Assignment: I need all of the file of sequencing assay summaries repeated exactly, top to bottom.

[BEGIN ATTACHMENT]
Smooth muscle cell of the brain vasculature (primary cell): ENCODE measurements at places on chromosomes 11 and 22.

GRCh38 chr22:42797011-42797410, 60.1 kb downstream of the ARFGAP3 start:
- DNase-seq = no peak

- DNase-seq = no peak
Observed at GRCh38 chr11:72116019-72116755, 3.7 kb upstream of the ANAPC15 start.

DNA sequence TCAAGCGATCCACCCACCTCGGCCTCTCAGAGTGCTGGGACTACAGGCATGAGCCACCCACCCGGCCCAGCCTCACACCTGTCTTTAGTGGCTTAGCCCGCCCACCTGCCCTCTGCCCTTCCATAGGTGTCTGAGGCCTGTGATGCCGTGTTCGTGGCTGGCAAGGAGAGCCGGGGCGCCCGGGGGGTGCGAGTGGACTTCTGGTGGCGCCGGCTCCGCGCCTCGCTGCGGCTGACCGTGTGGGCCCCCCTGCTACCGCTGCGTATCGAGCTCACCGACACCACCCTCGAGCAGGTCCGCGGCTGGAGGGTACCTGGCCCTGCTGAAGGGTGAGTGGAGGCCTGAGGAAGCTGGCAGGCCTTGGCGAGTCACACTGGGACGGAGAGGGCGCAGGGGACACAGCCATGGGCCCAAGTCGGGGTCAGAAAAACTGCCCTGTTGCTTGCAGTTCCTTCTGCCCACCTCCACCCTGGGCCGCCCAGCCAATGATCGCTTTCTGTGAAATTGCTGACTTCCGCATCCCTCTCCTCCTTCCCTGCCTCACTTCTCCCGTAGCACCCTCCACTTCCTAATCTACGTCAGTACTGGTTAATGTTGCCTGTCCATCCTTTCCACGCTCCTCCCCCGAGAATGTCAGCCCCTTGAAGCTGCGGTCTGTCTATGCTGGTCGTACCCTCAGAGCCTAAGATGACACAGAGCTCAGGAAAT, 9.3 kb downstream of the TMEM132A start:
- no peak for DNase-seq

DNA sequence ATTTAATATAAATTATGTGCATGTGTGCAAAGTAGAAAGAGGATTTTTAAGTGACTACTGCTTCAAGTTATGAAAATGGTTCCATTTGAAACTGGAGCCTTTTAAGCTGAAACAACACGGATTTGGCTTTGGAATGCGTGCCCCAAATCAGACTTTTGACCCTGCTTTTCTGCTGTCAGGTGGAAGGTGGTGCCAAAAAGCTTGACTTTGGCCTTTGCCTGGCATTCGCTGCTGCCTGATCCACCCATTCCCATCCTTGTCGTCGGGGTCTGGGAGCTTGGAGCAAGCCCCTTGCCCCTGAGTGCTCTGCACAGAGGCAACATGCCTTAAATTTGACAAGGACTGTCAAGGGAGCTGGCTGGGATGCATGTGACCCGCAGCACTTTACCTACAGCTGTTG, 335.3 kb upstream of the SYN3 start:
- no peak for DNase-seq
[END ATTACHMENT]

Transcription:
Smooth muscle cell of the brain vasculature (primary cell): ENCODE measurements at places on chromosomes 11 and 22.

GRCh38 chr22:42797011-42797410, 60.1 kb downstream of the ARFGAP3 start:
- DNase-seq = no peak

- DNase-seq = no peak
Observed at GRCh38 chr11:72116019-72116755, 3.7 kb upstream of the ANAPC15 start.

DNA sequence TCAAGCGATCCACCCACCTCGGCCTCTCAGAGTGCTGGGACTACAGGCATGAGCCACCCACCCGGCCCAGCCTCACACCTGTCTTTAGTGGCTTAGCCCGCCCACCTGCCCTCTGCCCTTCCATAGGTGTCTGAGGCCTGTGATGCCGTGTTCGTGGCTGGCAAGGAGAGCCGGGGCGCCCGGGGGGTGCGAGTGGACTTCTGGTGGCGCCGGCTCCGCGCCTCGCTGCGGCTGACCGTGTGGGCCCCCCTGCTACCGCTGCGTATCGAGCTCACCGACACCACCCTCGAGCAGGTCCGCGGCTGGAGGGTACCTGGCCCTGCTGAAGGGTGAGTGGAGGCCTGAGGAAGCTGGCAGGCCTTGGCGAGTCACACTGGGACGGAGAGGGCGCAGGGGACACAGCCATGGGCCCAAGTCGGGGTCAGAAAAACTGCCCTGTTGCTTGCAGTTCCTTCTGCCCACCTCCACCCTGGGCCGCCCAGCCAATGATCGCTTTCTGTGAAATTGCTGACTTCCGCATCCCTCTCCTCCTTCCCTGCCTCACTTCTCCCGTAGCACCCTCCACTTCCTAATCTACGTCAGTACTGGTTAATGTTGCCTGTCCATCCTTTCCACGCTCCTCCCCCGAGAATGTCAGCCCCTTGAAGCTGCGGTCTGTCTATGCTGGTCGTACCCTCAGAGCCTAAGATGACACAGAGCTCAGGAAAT, 9.3 kb downstream of the TMEM132A start:
- no peak for DNase-seq

DNA sequence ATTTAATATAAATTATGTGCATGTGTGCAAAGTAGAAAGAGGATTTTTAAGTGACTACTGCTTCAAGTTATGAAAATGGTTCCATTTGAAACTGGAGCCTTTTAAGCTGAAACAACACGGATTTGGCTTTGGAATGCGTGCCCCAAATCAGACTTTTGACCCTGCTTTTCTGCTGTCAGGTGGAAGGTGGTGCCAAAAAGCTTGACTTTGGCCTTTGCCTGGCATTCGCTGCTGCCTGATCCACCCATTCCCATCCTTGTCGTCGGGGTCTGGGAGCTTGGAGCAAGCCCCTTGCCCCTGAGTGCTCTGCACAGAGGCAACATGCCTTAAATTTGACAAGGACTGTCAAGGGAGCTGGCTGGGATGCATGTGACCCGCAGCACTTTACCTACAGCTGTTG, 335.3 kb upstream of the SYN3 start:
- no peak for DNase-seq